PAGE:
The Student Room Group

Breaking Into Investment Banking Without A Degree?

I hope you're all doing well. I'm Tom, a 32-year-old with a strong desire to break into the investment banking industry. However, I have some concerns due to my unconventional career path and the lack of a university degree. I would greatly appreciate your advice and insights on my situation.

To give you some background, I spent a decade in the Parachute Regiment before transitioning into the field of cyber security. While my military experience has shaped me into a disciplined and focused individual, I understand that the finance industry often values academic qualifications. I have been learning Python as part of my job for the past four years, and I also actively trade my own capital.

Considering my age and non-traditional background, I'm curious to know if I'm likely to face outright rejection from the investment banking sector. I am fully committed to studying and acquiring the necessary skills to make a successful career transition.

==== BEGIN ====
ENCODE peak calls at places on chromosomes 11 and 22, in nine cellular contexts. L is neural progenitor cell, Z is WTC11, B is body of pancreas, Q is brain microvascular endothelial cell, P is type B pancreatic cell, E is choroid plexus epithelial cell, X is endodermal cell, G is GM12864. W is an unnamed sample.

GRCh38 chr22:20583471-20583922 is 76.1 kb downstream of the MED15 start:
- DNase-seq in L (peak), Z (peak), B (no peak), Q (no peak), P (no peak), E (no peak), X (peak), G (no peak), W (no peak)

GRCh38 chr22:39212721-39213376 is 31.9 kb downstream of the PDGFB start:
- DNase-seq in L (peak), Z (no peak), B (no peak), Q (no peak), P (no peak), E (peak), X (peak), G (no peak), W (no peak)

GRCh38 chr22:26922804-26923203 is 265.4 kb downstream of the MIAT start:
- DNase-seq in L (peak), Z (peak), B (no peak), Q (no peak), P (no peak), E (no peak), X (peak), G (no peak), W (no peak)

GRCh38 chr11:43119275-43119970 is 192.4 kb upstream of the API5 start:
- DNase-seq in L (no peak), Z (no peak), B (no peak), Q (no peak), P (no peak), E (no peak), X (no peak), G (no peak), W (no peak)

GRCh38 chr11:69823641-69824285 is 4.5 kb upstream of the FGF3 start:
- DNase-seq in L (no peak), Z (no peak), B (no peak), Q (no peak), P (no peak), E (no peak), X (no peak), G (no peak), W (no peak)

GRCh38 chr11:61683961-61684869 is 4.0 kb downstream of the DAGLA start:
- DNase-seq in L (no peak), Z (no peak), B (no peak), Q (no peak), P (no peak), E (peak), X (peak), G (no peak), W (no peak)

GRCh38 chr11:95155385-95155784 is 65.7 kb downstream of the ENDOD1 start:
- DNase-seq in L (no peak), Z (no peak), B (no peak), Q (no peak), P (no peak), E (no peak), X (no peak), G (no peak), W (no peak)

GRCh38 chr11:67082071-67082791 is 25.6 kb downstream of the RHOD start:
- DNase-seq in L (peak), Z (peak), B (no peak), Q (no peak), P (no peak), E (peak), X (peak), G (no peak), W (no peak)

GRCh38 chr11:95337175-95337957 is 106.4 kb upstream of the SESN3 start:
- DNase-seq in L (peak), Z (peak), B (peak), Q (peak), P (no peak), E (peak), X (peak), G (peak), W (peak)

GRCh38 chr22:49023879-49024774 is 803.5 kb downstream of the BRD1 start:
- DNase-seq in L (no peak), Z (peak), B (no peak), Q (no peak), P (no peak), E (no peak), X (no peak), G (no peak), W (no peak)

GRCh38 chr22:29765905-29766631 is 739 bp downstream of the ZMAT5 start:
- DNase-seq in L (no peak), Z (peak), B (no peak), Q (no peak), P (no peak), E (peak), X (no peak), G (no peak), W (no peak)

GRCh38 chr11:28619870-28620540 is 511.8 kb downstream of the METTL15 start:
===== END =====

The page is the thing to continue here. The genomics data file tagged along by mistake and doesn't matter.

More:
My main question is: Can I break into the investment banking sector without a degree? If the answer is yes, I would appreciate your guidance on the courses and skill sets that recruiters would ideally want from someone like me who lacks a university degree. On the other hand, if pursuing a degree is the best route, I would have to opt for the Open University studying Accounting and Finance as I still need to work full-time. Will I encounter problems from bank recruiters because of this?
Thank you all in advance for your valuable insights and advice.
Best regards, Tom.
I'm pretty sure quite a few finance firms have veterans schemes, that offer a year long contract to help people from these backgrounds transition into the finance industry. Then if they're happy with you after a year, they offer a permanent position. But would be easier to find finance employment elsewhere even if it's at another firm once you have a year of direct experience.

Think I remember seeing these sort of schemes at some of the bigger asset management firms like Vanguard, Schroders, Fidelity International, etc. Worth taking a look.

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